The analysis, published in JAMA Internal Medicine, found that French transplant centres would have transplanted more than 60 percent – about 17,500 kidneys – of the nearly 28,000 deceased-donor kidneys discarded in the United States between 2004 and 2014.
Five thousand Americans die each year while awaiting a kidney transplant, and there are about 90,000 currently on waiting lists.
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The average age for the average donor was also striking: 39 in the US compared to 56 in France.
“They are almost 20 years older on average, it's huge,” Alexandre Loupy, the paper's lead author told AFP.
France addressed its own kidney shortage by steadily raising the age threshold for donors for older recipients. The UK also does not have an upper age limit for kidney donors, and successfully performed transplant surgery using a live kidney donor from an 80 year-old.
Even though there is a higher risk of failure from older donors, France found that patients receiving these organs lived longer and with a higher quality of life compared to those who remained on dialysis, said Loupy.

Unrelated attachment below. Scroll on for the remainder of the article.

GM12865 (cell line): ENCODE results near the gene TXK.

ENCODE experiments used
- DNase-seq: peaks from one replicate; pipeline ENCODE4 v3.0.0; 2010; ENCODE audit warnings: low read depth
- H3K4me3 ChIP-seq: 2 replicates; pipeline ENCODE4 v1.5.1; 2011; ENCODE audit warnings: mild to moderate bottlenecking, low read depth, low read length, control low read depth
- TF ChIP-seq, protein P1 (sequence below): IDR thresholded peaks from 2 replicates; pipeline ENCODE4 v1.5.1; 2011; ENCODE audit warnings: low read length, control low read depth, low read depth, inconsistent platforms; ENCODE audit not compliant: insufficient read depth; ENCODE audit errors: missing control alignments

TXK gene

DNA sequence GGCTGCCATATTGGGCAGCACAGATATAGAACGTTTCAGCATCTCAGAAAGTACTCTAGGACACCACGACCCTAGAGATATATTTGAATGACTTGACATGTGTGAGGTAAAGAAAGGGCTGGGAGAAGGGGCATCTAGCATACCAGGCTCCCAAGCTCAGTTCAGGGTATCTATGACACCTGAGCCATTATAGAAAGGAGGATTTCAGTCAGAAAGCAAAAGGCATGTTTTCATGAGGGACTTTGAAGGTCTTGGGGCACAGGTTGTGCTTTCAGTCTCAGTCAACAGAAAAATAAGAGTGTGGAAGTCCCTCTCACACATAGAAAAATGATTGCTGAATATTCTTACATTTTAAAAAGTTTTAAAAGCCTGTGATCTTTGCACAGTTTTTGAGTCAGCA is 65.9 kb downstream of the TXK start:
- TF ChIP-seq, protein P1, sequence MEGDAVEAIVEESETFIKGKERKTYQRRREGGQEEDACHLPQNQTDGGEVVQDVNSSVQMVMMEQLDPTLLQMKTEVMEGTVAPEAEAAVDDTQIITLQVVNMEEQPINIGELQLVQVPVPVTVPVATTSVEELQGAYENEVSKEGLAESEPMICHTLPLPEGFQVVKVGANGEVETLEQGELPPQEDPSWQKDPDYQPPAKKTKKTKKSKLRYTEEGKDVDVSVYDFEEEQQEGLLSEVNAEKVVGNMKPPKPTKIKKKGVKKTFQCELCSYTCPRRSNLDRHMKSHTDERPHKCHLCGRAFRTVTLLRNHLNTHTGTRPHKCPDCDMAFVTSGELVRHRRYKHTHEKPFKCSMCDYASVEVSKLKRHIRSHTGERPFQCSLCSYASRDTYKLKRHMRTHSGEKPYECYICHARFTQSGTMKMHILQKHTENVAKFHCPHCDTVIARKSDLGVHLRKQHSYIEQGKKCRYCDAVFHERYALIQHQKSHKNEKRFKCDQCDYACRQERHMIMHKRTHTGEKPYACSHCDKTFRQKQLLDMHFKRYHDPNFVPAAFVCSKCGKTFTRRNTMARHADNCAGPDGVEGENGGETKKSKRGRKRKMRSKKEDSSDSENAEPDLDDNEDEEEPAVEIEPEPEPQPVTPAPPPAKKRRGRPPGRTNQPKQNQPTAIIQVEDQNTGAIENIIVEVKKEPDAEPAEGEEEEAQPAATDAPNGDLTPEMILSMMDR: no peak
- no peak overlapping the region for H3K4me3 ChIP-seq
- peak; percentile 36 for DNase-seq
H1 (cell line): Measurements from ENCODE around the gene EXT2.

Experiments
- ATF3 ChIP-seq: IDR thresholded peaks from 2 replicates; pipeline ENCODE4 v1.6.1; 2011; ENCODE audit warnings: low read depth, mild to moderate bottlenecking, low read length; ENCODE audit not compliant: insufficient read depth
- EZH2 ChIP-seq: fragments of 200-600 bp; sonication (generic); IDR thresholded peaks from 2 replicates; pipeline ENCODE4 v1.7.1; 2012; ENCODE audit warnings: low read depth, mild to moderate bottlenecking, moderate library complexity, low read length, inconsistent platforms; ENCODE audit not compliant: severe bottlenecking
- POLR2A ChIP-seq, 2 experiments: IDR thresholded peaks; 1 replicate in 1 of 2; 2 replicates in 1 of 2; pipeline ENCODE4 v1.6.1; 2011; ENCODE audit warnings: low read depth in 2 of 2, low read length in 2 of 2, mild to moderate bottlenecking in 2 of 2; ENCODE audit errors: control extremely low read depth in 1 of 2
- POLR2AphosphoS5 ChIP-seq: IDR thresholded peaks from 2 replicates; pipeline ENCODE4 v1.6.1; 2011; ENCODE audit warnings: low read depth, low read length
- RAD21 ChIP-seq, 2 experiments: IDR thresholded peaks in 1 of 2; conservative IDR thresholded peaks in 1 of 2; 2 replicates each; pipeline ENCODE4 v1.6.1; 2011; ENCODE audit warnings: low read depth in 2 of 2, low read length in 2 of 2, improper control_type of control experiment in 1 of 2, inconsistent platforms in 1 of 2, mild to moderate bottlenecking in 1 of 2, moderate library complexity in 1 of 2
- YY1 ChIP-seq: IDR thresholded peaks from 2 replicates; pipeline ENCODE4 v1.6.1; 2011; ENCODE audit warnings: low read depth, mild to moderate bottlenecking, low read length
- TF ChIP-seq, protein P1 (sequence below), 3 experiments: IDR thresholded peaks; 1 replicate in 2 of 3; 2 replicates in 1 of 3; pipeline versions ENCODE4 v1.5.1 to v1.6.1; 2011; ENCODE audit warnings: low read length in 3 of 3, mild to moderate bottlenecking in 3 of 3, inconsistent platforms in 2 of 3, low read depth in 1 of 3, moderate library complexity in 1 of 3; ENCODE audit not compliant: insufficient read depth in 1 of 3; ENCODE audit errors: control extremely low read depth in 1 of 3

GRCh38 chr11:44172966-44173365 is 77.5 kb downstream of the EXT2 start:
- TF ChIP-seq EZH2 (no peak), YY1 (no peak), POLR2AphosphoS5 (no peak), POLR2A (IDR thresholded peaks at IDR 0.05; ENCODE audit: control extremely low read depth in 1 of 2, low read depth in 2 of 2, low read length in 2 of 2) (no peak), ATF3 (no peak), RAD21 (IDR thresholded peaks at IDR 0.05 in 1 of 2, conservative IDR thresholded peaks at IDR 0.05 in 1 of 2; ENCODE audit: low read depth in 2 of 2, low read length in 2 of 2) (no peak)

The US, by contrast, has remained more cautious: discarding about 18 percent of the nearly 160,000 deceased-donor kidneys over the time frame, about twice as high as the discard rate in France.
According to Loupy, budgetary constraints and performance indicators held US surgeons back from carrying out transplants deemed to be higher risk.
“They throw about 3,500 kidneys in the bin every year, which is about the same as the total number we transplant in France.”
“A 70-year-old patient does not need a graft that works for 30 years,” says Loupy, who hopes the study will lead the US to soften its policy.
In July, the administration of US President Donald Trump signed an executive order to improve kidney care and double the number of transplants by 2030.